Tax permanency is never the answer

Oklahoma’s lack of long-term planning to address common education funding and teacher pay isn’t helped by a permanent 22 percent tax increase.

Last month, University of Oklahoma President David Boren unveiled plans to launch an initiative petition process seeking a statewide vote on a 22 percent hike in the state sales tax. The revenue from the tax increase would pay for a long-sought teacher pay raise as well as provide increased funding to our higher education system.

Last week, a group of taxpayers associated with Oklahoma Council of Public Affairs Impact filed a challenge to the petition and ballot language regarding the Boren tax. The challenge, headed up by Dave Bond, a taxpayer and registered voter in the Oklahoma City area, asserts that the robustness of the tax plan violates the Constitution’s single subject rule as it contains provisions for a tax increase to fund both higher education and common education. The Oklahoma Supreme Court will have to rule on the petition and it’s challenge.

Let me be clear, good teachers deserve our praise and our support. They deserve a responsible raise in pay and there is a way to achieve that goal immediately, but a permanent 22 percent tax increase is not the answer. There is no question that administrative costs are on the rise and cutting those budgets would allow dollars go directly to teachers and the classroom.

Moreover, we should have competitive starting teacher salaries to attract talented individuals to become educators. In the past, opponents of education reforms have projected a false choice: You are either blindly supportive of any form of education funding or you are completely against teachers. I just don’t buy that logic. Can’t we support students and parents of Oklahoma, practice fiscal responsibility, and still be supportive of our teachers?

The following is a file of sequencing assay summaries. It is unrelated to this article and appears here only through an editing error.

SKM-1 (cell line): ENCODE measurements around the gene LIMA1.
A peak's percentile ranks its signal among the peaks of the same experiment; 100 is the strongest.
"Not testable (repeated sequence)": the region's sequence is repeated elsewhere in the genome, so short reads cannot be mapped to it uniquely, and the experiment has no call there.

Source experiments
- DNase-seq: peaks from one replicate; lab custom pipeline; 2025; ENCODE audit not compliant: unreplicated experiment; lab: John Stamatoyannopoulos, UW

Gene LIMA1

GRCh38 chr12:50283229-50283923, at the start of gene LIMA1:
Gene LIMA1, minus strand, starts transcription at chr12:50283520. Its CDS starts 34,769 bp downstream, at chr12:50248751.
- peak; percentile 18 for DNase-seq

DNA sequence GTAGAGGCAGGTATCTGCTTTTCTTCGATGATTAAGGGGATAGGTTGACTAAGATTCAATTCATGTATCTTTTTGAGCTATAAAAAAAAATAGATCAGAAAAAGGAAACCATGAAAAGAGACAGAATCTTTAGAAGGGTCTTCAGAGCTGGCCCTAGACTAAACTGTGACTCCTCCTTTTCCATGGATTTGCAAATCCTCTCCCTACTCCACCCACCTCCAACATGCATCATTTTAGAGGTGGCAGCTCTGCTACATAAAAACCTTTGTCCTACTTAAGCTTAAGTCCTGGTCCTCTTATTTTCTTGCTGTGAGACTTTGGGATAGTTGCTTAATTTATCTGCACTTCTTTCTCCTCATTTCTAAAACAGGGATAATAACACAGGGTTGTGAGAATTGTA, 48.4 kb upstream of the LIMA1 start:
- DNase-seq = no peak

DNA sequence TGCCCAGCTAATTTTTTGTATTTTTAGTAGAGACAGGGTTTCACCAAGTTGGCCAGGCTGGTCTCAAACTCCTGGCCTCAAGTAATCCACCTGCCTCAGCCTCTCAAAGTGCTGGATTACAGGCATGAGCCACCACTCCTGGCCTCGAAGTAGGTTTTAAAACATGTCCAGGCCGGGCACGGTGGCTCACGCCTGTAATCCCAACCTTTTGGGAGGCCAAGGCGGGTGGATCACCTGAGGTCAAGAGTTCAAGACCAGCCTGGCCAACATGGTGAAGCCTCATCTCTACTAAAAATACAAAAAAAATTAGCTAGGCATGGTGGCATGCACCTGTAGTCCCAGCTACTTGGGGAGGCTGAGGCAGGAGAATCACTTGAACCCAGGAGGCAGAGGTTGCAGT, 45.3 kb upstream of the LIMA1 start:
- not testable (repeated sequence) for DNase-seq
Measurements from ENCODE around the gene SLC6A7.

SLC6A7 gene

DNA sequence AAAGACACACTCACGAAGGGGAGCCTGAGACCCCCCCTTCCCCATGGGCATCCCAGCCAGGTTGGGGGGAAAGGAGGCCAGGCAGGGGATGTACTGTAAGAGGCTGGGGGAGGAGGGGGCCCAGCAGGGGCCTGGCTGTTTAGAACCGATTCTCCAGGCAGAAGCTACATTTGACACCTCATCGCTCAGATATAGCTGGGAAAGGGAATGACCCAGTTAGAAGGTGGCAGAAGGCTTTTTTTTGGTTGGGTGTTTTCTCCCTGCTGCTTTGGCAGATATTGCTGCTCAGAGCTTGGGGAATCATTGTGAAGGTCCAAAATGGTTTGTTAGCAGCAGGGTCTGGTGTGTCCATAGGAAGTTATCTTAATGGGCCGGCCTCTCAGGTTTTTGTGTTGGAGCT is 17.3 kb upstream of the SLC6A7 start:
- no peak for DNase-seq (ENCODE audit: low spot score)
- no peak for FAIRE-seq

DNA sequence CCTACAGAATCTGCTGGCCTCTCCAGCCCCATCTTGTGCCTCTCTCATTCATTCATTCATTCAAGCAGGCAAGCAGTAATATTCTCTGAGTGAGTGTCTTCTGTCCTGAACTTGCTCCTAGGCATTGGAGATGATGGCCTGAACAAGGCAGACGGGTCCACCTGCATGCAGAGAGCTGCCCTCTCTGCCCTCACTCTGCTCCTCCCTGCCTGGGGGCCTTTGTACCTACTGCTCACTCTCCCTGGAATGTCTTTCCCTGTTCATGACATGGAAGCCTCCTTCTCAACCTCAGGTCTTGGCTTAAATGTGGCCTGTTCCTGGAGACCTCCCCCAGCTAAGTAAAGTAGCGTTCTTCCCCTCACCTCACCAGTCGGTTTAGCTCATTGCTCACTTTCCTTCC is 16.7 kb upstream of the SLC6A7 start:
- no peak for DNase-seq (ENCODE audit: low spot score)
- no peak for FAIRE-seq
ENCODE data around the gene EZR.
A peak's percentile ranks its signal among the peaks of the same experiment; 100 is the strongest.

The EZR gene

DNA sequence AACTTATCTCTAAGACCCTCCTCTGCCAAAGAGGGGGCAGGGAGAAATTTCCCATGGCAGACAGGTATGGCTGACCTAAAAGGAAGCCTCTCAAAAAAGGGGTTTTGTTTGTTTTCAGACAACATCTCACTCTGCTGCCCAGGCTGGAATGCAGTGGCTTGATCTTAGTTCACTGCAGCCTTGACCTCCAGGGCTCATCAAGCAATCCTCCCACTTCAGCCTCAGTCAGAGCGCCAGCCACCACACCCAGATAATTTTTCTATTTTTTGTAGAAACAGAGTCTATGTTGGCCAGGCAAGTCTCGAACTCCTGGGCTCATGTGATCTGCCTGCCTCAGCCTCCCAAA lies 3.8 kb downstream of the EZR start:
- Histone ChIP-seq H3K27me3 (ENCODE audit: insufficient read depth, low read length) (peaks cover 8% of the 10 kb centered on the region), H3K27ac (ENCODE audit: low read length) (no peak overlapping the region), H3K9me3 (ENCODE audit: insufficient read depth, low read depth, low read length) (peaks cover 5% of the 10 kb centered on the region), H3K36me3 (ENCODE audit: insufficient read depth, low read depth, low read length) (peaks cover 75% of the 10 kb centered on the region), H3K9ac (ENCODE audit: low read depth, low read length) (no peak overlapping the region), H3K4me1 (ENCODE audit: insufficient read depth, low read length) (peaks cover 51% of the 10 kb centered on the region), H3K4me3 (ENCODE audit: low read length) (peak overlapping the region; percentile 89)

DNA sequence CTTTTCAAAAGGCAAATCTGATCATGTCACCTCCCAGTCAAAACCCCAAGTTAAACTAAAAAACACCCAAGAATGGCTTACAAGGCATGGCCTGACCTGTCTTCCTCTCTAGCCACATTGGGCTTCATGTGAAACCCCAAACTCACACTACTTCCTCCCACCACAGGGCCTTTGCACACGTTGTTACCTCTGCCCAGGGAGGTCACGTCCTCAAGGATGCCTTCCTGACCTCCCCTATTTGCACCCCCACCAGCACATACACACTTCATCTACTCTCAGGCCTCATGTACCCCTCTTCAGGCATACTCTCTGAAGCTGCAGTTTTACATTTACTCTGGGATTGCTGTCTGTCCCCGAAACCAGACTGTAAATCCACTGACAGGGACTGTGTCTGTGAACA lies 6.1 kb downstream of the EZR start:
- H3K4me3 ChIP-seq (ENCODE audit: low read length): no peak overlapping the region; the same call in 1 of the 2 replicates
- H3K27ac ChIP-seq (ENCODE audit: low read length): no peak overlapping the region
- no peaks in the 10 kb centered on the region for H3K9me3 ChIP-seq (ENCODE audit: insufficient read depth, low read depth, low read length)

With everything stated above, why are we proposing a tax increase to fund system that is already broken? When you start to peel the onion off the Boren Tax, you see its folly and fault. For example, by statute, a teacher in Oklahoma cannot be paid less one year to the next. This 22 percent sales tax increase would be a permanent increase, it can never to go away. Like the old adage goes, this tax will always be one of life’s certainties in Oklahoma.

Last month, the Tax Foundation reported that the 22 percent tax increase would catapult Tulsa and Oklahoma City in to the top five cities with the highest sales tax. How does that make us more competitive in the region or at the national level?

Sales tax are regressive taxes and pose the greatest harm to low- and middle-income families — those who are best served by a great education, not by tightening their finances only to have their education outcomes remain the same.

Why would we tie the hands of future legislatures to appropriate increases in teacher pay, higher education, and career tech funding, if our economy were to weaken in coming years? This state needs far more responsible spending and budget practices that look toward the future.

A long-term plan for education funding that includes rigorous outcomes and benchmarks is a much more prudent and sensible direction for the state.

A massive earned-media campaign has been at work in the state for many months to demonstrate what the media has defined as a severe lack of qualified teachers, as well as significant cuts to “money in the classroom.”

But the emotional pull of their argument doesn’t give you both sides of the story. In reality, Oklahoma’s budget for public education is at an all time high. For the 2013-2014 school year, state revenues for pre-K to 12th grade public education were nearly $5.5 billion. But how can record revenue and abysmal teacher salaries co-exist in today’s political environment? Well, welcome to Oklahoma politics.

You see, while the budget has soared to record levels, so have administrative costs. In fact, between 1992 and 2013, the number of administrative positions (non-teachers) grew 33 percent. But during that same time, enrollment only increased 14 percent and numbers of new teachers only grew 11 percent. Over a 20-year period, the number of non-teacher, administrative positions in Oklahoma grew 300 times those of teachers. Now, if you were an Oklahoma teacher, wouldn’t you have a hard time accepting that?

If superintendents and the teacher unions had more respect for the taxpayer and curbed administrative growth over that time, there would be nearly $300 million dollars in the budget today which could be used for teacher pay.

Oklahoma has no long-term plan for addressing both common education funding and teacher pay, and a permanent, 22 percent tax increase is no way to improve our state’s position.

John Tidwell is Oklahoma state director for Americans For Prosperity Foundation and a member of the Tulsa World Community Advisory Board.

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